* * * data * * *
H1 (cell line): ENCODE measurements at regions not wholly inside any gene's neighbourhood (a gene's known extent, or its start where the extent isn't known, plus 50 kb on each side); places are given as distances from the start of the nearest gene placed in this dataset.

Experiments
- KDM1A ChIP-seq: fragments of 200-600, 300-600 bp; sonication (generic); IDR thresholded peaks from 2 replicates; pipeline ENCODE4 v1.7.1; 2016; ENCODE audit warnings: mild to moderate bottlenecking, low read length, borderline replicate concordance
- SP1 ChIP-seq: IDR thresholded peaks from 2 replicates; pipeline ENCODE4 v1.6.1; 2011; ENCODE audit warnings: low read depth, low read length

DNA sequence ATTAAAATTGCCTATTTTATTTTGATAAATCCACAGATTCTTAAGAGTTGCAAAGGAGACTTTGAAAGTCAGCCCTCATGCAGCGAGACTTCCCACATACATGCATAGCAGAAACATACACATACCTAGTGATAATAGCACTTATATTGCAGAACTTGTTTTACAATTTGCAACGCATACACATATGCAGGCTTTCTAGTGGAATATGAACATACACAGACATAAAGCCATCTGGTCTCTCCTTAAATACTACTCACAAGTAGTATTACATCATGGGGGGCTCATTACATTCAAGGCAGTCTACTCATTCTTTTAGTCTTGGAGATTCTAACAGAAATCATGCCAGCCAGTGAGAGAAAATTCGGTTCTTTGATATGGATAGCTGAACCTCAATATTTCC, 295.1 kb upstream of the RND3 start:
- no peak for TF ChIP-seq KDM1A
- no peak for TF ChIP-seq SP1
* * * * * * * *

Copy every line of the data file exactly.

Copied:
H1 (cell line): ENCODE measurements at regions not wholly inside any gene's neighbourhood (a gene's known extent, or its start where the extent isn't known, plus 50 kb on each side); places are given as distances from the start of the nearest gene placed in this dataset.

Experiments
- KDM1A ChIP-seq: fragments of 200-600, 300-600 bp; sonication (generic); IDR thresholded peaks from 2 replicates; pipeline ENCODE4 v1.7.1; 2016; ENCODE audit warnings: mild to moderate bottlenecking, low read length, borderline replicate concordance
- SP1 ChIP-seq: IDR thresholded peaks from 2 replicates; pipeline ENCODE4 v1.6.1; 2011; ENCODE audit warnings: low read depth, low read length

DNA sequence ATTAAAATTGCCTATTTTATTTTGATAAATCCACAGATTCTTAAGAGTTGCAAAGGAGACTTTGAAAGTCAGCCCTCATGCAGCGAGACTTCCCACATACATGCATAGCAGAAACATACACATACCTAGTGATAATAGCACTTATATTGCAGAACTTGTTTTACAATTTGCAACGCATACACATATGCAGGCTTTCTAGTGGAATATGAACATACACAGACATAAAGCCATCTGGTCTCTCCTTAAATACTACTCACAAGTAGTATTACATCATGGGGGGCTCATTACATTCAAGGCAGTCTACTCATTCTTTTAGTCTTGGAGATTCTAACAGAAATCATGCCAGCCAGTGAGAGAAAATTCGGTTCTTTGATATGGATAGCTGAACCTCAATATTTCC, 295.1 kb upstream of the RND3 start:
- no peak for TF ChIP-seq KDM1A
- no peak for TF ChIP-seq SP1